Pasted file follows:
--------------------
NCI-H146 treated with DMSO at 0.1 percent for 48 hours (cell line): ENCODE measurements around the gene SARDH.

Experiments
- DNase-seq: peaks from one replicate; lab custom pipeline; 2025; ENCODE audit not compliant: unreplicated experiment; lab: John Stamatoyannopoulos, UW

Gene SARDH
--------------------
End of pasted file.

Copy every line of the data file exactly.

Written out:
NCI-H146 treated with DMSO at 0.1 percent for 48 hours (cell line): ENCODE measurements around the gene SARDH.

Experiments
- DNase-seq: peaks from one replicate; lab custom pipeline; 2025; ENCODE audit not compliant: unreplicated experiment; lab: John Stamatoyannopoulos, UW

Gene SARDH